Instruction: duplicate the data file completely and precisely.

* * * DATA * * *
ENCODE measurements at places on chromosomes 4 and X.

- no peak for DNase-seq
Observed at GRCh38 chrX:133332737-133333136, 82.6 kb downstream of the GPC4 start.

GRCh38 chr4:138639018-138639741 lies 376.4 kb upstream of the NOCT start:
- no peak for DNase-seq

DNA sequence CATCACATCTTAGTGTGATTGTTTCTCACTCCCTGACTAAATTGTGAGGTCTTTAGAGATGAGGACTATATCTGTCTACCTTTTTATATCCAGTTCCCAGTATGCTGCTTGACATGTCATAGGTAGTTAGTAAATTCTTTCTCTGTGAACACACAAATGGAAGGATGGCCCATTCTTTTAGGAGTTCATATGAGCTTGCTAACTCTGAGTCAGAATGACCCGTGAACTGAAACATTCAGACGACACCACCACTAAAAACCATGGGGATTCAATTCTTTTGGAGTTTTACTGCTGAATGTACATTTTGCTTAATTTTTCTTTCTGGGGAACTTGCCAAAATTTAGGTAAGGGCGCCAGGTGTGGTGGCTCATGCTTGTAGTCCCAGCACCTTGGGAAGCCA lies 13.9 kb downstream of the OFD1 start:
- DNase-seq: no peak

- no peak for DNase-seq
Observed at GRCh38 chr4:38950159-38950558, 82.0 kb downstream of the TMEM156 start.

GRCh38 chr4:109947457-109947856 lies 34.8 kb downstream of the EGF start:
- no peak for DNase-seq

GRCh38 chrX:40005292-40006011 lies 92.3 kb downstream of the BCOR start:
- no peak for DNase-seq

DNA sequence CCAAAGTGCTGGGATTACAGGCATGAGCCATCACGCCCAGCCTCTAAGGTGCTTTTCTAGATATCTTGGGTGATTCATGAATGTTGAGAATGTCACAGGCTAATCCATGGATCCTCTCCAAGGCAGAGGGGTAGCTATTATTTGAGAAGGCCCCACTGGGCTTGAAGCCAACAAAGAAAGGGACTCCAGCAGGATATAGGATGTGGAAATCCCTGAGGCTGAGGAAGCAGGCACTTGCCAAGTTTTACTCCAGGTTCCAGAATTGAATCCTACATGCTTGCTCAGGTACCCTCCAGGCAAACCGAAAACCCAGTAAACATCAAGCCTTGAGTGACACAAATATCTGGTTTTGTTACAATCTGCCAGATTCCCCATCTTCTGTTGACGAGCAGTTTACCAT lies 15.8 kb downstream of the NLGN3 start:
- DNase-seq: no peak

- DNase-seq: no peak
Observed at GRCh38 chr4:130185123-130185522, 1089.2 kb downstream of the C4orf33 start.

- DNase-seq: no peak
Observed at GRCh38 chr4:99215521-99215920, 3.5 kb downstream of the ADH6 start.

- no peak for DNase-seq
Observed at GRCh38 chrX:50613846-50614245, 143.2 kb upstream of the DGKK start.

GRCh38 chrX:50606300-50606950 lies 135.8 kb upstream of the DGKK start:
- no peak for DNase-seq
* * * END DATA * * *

ENCODE measurements at places on chromosomes 4 and X.

- no peak for DNase-seq
Observed at GRCh38 chrX:133332737-133333136, 82.6 kb downstream of the GPC4 start.

GRCh38 chr4:138639018-138639741 lies 376.4 kb upstream of the NOCT start:
- no peak for DNase-seq

DNA sequence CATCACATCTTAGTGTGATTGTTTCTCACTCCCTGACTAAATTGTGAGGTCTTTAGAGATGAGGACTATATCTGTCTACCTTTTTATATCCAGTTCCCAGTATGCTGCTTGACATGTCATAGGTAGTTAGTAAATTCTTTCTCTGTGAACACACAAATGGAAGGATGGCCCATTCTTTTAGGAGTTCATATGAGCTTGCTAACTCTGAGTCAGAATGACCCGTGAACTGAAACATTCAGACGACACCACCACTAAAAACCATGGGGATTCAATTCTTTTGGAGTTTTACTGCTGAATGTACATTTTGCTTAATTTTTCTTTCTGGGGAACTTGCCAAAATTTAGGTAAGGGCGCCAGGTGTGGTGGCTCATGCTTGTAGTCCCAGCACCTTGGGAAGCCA lies 13.9 kb downstream of the OFD1 start:
- DNase-seq: no peak

- no peak for DNase-seq
Observed at GRCh38 chr4:38950159-38950558, 82.0 kb downstream of the TMEM156 start.

GRCh38 chr4:109947457-109947856 lies 34.8 kb downstream of the EGF start:
- no peak for DNase-seq

GRCh38 chrX:40005292-40006011 lies 92.3 kb downstream of the BCOR start:
- no peak for DNase-seq

DNA sequence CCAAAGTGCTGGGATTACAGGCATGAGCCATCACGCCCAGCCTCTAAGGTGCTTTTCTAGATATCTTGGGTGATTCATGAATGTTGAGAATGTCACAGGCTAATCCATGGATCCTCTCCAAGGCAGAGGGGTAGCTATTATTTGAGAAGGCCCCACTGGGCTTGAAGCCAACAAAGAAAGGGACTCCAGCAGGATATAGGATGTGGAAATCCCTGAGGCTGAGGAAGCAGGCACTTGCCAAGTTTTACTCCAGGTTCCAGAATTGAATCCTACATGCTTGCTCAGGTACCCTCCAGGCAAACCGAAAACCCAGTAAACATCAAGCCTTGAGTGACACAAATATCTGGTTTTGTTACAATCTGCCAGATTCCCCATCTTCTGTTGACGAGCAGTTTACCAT lies 15.8 kb downstream of the NLGN3 start:
- DNase-seq: no peak

- DNase-seq: no peak
Observed at GRCh38 chr4:130185123-130185522, 1089.2 kb downstream of the C4orf33 start.

- DNase-seq: no peak
Observed at GRCh38 chr4:99215521-99215920, 3.5 kb downstream of the ADH6 start.

- no peak for DNase-seq
Observed at GRCh38 chrX:50613846-50614245, 143.2 kb upstream of the DGKK start.

GRCh38 chrX:50606300-50606950 lies 135.8 kb upstream of the DGKK start:
- no peak for DNase-seq